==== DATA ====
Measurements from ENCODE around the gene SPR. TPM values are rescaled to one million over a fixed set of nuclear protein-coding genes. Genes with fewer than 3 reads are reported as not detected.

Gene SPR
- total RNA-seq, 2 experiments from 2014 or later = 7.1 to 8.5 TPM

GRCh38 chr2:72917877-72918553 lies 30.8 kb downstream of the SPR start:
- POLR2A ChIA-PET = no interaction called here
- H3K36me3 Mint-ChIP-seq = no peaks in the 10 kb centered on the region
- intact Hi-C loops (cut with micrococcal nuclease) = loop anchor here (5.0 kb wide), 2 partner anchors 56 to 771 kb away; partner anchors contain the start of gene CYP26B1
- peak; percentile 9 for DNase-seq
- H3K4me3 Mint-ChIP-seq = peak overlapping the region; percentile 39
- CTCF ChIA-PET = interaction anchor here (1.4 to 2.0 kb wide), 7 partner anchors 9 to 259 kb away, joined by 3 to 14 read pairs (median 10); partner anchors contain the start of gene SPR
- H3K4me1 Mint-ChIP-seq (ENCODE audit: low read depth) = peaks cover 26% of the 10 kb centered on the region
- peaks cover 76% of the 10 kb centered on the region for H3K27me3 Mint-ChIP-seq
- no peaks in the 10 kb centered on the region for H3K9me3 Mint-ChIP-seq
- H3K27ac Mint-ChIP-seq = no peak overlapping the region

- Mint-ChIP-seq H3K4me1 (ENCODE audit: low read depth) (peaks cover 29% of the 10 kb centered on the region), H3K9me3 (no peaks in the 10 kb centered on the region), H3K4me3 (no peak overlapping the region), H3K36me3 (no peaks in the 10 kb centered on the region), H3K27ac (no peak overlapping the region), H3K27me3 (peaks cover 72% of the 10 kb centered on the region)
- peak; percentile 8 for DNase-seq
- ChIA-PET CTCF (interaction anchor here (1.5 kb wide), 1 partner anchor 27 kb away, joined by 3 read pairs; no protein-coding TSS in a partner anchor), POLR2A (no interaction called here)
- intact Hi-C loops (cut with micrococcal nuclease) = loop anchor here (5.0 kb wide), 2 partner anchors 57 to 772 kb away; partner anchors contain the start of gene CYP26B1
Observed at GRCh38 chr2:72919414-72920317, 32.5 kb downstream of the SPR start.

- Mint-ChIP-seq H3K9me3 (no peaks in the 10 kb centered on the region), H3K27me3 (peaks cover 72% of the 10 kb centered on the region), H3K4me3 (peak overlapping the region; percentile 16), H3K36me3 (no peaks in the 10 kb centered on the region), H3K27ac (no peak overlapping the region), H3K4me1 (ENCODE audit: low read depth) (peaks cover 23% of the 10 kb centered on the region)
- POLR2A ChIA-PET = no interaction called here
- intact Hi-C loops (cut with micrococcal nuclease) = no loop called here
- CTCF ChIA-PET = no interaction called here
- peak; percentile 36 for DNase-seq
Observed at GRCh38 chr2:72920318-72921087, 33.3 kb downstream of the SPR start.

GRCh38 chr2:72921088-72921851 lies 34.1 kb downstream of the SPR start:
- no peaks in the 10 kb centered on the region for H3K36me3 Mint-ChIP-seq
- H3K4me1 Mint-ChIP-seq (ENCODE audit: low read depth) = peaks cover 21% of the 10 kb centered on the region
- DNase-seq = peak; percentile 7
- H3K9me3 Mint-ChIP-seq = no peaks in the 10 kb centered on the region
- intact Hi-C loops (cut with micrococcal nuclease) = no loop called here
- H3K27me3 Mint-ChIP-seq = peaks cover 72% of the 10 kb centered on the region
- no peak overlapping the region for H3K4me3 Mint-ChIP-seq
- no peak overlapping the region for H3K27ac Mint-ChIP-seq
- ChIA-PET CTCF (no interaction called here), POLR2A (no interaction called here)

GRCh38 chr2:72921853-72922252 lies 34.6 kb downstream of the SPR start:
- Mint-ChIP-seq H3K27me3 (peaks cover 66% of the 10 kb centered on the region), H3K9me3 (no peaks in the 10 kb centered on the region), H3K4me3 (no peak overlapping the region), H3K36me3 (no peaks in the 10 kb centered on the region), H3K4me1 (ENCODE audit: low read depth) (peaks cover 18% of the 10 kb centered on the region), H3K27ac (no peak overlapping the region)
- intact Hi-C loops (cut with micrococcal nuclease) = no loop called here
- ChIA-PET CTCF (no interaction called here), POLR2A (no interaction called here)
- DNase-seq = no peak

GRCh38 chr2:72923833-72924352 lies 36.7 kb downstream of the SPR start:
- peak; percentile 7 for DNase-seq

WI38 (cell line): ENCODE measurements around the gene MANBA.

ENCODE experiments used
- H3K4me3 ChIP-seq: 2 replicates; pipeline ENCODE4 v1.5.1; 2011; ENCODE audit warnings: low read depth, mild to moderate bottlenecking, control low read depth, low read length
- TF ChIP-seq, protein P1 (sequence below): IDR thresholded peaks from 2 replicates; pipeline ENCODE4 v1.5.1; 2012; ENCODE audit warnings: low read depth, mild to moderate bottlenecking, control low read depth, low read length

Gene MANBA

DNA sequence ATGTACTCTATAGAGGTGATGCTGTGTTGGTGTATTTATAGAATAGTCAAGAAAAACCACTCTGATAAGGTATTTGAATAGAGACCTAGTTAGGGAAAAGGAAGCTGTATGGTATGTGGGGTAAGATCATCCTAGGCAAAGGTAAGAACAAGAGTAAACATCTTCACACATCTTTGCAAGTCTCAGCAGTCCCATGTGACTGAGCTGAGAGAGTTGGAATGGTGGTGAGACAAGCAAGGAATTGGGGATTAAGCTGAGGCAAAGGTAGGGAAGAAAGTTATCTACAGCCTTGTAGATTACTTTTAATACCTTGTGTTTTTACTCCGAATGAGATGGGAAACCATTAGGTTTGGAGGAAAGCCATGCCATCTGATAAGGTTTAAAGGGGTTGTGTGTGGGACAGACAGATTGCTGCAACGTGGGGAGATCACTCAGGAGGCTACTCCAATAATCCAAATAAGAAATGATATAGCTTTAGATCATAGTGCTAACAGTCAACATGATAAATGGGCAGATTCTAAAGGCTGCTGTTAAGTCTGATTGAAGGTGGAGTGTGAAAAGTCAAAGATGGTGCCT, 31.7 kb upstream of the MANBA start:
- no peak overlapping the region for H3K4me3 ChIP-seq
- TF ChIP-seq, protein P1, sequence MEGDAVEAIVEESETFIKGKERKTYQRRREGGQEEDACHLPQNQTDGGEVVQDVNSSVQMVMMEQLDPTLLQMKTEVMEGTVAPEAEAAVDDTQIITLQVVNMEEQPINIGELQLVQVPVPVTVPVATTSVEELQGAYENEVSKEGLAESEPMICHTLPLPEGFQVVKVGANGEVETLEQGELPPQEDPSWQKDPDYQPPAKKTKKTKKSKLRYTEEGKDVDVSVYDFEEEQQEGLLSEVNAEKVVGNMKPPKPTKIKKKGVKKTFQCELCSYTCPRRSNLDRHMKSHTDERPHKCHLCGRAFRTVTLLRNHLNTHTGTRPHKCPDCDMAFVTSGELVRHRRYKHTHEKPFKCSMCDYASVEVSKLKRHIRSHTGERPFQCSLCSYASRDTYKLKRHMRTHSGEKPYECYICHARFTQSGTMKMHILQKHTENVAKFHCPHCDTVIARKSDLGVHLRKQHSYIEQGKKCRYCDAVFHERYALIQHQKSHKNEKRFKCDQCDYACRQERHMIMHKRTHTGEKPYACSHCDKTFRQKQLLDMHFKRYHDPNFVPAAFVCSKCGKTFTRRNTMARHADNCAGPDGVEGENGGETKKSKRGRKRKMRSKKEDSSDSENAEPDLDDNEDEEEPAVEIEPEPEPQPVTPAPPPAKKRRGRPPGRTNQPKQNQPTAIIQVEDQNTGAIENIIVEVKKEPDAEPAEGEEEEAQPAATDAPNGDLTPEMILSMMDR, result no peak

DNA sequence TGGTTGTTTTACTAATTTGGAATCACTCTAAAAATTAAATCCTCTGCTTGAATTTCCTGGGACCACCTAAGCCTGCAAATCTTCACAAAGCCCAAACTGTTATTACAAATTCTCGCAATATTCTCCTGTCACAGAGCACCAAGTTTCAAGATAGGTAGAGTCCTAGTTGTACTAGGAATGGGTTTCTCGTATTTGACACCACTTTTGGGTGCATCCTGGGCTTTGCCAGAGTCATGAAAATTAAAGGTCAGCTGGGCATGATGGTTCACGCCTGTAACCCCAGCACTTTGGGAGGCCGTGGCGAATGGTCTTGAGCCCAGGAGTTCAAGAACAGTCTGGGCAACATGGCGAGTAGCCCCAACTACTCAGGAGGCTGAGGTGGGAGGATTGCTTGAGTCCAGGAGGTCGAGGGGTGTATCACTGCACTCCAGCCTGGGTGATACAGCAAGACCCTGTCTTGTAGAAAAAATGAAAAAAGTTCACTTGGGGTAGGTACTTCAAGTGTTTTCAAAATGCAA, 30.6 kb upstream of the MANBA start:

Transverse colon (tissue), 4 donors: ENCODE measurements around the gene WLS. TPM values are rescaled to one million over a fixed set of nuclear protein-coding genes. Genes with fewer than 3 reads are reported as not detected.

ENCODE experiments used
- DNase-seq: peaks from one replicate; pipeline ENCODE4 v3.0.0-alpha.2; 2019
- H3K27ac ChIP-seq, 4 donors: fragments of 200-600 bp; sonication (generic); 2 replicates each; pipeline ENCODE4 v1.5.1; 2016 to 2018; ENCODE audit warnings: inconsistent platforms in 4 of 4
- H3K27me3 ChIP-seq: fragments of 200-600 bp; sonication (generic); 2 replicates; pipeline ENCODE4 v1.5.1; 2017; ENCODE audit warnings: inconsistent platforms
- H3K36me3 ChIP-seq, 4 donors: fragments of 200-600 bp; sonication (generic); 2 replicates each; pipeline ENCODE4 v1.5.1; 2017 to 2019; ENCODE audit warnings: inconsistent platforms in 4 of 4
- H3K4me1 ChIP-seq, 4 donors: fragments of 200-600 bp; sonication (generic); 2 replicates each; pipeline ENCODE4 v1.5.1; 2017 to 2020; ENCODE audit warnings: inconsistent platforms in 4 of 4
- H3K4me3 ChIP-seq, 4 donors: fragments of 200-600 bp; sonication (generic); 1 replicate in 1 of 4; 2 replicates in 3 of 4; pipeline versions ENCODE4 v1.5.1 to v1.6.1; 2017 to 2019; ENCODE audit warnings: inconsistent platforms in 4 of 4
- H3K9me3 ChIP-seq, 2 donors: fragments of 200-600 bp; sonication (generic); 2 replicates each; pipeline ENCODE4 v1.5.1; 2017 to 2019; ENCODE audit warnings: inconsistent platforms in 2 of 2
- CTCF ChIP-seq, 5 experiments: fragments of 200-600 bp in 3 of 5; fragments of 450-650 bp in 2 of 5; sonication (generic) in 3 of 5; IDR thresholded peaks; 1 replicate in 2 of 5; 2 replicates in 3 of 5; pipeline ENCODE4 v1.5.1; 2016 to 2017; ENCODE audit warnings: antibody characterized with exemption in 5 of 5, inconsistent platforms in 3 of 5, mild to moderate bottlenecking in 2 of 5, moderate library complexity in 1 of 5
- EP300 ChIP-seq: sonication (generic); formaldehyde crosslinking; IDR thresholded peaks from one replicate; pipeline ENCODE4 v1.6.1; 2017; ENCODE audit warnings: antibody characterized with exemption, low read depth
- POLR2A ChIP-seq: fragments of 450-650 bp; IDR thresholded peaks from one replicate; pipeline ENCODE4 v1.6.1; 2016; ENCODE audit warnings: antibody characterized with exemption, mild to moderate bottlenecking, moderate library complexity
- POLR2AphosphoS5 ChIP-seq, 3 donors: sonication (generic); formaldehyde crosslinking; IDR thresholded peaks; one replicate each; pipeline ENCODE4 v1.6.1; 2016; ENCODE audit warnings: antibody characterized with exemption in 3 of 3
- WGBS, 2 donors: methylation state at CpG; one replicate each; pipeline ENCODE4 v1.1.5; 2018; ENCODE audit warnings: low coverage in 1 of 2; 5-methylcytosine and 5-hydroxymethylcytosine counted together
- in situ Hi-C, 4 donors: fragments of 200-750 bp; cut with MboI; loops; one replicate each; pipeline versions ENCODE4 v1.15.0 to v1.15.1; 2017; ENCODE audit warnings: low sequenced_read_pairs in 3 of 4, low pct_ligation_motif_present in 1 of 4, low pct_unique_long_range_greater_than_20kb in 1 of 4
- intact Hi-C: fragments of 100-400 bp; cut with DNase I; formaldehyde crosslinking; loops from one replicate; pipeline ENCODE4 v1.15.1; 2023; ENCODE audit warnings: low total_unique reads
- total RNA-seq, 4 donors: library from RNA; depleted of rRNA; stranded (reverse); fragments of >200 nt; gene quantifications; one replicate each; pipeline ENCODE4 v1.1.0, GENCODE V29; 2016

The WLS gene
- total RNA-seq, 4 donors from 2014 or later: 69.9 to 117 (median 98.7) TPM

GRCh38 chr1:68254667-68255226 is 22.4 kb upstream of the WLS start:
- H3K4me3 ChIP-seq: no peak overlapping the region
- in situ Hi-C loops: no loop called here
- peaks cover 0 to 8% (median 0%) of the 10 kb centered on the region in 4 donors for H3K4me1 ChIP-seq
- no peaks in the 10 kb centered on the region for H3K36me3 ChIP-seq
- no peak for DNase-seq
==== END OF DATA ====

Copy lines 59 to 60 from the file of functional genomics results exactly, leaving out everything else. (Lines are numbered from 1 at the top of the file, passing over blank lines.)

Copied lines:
- H3K4me3 ChIP-seq, 4 donors: fragments of 200-600 bp; sonication (generic); 1 replicate in 1 of 4; 2 replicates in 3 of 4; pipeline versions ENCODE4 v1.5.1 to v1.6.1; 2017 to 2019; ENCODE audit warnings: inconsistent platforms in 4 of 4
- H3K9me3 ChIP-seq, 2 donors: fragments of 200-600 bp; sonication (generic); 2 replicates each; pipeline ENCODE4 v1.5.1; 2017 to 2019; ENCODE audit warnings: inconsistent platforms in 2 of 2